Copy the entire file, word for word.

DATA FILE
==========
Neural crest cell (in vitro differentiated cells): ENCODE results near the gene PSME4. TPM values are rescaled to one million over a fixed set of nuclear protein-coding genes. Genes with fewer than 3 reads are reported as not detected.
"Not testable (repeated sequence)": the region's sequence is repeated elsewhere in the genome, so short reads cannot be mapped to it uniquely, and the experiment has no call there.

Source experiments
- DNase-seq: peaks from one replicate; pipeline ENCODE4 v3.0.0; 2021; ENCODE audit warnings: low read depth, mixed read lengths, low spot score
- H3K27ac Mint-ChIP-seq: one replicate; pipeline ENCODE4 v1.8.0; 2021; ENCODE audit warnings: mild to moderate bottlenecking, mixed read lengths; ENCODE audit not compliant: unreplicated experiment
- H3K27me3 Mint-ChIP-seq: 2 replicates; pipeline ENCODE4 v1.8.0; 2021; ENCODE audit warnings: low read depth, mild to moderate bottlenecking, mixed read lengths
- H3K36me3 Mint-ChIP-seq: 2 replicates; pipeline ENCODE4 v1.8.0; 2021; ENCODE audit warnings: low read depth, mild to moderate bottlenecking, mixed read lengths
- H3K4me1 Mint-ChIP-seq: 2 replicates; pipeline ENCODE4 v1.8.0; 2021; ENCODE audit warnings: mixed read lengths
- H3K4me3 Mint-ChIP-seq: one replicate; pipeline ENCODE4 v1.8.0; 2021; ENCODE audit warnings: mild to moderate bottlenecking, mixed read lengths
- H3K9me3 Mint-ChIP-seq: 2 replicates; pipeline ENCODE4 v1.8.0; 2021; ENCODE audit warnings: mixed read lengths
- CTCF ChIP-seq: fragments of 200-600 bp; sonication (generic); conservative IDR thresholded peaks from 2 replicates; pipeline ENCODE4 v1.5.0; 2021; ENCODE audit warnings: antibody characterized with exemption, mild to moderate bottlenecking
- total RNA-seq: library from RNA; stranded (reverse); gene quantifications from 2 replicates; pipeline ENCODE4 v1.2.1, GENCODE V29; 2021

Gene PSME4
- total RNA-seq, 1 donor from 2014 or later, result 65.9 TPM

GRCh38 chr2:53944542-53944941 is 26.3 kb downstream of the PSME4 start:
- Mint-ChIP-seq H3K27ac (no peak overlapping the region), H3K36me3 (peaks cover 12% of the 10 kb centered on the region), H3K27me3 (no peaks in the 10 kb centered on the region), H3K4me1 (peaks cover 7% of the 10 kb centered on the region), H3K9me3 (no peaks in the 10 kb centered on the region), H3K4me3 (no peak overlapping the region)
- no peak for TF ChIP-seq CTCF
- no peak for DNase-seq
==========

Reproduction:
Neural crest cell (in vitro differentiated cells): ENCODE results near the gene PSME4. TPM values are rescaled to one million over a fixed set of nuclear protein-coding genes. Genes with fewer than 3 reads are reported as not detected.
"Not testable (repeated sequence)": the region's sequence is repeated elsewhere in the genome, so short reads cannot be mapped to it uniquely, and the experiment has no call there.

Source experiments
- DNase-seq: peaks from one replicate; pipeline ENCODE4 v3.0.0; 2021; ENCODE audit warnings: low read depth, mixed read lengths, low spot score
- H3K27ac Mint-ChIP-seq: one replicate; pipeline ENCODE4 v1.8.0; 2021; ENCODE audit warnings: mild to moderate bottlenecking, mixed read lengths; ENCODE audit not compliant: unreplicated experiment
- H3K27me3 Mint-ChIP-seq: 2 replicates; pipeline ENCODE4 v1.8.0; 2021; ENCODE audit warnings: low read depth, mild to moderate bottlenecking, mixed read lengths
- H3K36me3 Mint-ChIP-seq: 2 replicates; pipeline ENCODE4 v1.8.0; 2021; ENCODE audit warnings: low read depth, mild to moderate bottlenecking, mixed read lengths
- H3K4me1 Mint-ChIP-seq: 2 replicates; pipeline ENCODE4 v1.8.0; 2021; ENCODE audit warnings: mixed read lengths
- H3K4me3 Mint-ChIP-seq: one replicate; pipeline ENCODE4 v1.8.0; 2021; ENCODE audit warnings: mild to moderate bottlenecking, mixed read lengths
- H3K9me3 Mint-ChIP-seq: 2 replicates; pipeline ENCODE4 v1.8.0; 2021; ENCODE audit warnings: mixed read lengths
- CTCF ChIP-seq: fragments of 200-600 bp; sonication (generic); conservative IDR thresholded peaks from 2 replicates; pipeline ENCODE4 v1.5.0; 2021; ENCODE audit warnings: antibody characterized with exemption, mild to moderate bottlenecking
- total RNA-seq: library from RNA; stranded (reverse); gene quantifications from 2 replicates; pipeline ENCODE4 v1.2.1, GENCODE V29; 2021

Gene PSME4
- total RNA-seq, 1 donor from 2014 or later, result 65.9 TPM

GRCh38 chr2:53944542-53944941 is 26.3 kb downstream of the PSME4 start:
- Mint-ChIP-seq H3K27ac (no peak overlapping the region), H3K36me3 (peaks cover 12% of the 10 kb centered on the region), H3K27me3 (no peaks in the 10 kb centered on the region), H3K4me1 (peaks cover 7% of the 10 kb centered on the region), H3K9me3 (no peaks in the 10 kb centered on the region), H3K4me3 (no peak overlapping the region)
- no peak for TF ChIP-seq CTCF
- no peak for DNase-seq